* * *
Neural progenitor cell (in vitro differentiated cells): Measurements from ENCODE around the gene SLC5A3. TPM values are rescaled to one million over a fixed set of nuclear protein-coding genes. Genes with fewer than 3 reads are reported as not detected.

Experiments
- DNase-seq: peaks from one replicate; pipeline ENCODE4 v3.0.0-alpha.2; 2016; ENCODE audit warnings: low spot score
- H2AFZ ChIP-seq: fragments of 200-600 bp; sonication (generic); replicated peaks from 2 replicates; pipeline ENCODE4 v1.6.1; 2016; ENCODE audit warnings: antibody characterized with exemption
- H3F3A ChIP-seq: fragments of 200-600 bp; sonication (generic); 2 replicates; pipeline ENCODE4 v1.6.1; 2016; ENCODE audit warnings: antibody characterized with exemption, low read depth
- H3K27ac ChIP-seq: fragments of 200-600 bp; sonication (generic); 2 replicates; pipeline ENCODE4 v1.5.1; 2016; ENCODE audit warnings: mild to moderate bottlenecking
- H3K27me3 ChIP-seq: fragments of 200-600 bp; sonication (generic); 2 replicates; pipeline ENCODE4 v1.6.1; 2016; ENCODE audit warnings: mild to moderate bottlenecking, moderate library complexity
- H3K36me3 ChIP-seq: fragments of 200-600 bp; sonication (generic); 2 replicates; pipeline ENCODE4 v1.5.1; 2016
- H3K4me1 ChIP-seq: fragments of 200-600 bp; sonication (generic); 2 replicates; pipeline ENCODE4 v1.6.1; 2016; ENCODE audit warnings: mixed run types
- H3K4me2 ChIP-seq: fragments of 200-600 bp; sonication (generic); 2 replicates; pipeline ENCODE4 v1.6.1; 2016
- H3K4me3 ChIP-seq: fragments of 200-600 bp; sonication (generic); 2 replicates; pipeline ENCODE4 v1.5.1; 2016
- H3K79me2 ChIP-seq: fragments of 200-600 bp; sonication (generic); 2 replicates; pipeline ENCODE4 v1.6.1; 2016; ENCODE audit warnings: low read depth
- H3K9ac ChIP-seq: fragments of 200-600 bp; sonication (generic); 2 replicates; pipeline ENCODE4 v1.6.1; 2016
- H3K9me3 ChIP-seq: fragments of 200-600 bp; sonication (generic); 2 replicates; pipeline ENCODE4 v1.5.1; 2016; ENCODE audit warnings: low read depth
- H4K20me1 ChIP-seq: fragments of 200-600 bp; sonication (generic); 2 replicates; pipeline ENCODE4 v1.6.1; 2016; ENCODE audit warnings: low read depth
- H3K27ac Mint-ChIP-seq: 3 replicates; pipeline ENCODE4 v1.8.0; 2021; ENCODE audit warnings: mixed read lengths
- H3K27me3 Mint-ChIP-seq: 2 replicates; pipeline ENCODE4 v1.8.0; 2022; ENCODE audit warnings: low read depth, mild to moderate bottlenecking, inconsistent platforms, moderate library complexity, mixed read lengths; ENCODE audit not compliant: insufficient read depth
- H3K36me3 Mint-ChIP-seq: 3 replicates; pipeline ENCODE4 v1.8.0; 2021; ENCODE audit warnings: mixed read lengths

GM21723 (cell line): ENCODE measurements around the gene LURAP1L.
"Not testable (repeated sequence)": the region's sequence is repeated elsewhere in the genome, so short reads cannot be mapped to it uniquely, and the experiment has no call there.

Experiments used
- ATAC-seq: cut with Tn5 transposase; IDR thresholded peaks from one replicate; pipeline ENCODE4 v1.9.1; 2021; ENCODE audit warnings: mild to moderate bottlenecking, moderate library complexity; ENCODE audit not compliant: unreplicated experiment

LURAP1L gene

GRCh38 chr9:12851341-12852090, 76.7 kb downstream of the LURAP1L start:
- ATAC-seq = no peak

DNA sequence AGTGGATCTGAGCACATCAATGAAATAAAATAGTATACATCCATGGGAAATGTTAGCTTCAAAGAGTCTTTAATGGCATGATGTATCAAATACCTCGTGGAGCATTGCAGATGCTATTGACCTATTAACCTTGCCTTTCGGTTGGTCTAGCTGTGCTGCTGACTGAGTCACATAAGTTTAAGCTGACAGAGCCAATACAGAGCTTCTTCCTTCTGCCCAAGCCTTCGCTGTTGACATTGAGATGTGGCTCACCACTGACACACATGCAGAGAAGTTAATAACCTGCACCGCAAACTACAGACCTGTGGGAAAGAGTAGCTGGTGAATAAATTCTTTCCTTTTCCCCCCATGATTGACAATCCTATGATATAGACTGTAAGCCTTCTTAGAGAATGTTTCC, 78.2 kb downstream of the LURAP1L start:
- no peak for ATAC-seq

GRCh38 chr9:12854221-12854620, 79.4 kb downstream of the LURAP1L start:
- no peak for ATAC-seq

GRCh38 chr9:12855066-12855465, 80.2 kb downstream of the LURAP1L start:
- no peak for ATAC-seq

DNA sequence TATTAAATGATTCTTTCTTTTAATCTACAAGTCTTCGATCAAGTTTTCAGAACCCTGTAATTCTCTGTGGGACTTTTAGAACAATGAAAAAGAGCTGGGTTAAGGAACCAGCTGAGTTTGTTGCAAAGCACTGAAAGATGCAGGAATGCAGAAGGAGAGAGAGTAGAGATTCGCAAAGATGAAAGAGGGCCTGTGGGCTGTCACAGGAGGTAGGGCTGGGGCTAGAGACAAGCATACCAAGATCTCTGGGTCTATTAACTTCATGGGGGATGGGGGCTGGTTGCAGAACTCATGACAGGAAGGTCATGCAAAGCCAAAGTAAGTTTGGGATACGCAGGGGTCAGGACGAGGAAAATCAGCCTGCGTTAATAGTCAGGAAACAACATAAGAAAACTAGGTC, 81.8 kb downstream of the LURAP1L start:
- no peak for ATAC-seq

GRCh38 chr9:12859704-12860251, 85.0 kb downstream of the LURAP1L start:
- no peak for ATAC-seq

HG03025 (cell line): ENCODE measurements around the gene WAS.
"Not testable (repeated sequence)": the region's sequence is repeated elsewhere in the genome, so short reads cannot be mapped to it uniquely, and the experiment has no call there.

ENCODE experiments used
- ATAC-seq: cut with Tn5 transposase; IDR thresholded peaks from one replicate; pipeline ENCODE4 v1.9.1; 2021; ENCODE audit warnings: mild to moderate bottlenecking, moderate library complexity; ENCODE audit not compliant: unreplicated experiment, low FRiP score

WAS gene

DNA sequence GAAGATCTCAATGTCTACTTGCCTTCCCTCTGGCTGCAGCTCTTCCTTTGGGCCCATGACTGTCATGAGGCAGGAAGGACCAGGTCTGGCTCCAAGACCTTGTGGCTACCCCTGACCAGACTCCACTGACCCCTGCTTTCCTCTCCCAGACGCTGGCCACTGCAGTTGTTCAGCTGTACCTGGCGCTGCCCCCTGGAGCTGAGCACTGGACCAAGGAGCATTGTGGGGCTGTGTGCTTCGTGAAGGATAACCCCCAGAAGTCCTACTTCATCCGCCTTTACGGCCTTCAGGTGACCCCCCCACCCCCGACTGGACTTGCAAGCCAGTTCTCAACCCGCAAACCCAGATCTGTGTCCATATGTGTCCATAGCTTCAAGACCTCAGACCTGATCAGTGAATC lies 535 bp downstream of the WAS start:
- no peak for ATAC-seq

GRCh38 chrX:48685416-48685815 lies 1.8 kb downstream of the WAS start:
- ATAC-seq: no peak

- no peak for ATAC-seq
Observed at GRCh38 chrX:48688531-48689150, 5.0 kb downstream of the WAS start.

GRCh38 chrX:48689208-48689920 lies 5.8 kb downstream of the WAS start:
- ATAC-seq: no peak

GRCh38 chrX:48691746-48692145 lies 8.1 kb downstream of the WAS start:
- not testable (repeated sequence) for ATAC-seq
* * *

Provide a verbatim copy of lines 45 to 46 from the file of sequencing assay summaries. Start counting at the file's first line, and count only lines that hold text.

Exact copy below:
- no peak for ATAC-seq
Observed at GRCh38 chrX:48688531-48689150, 5.0 kb downstream of the WAS start.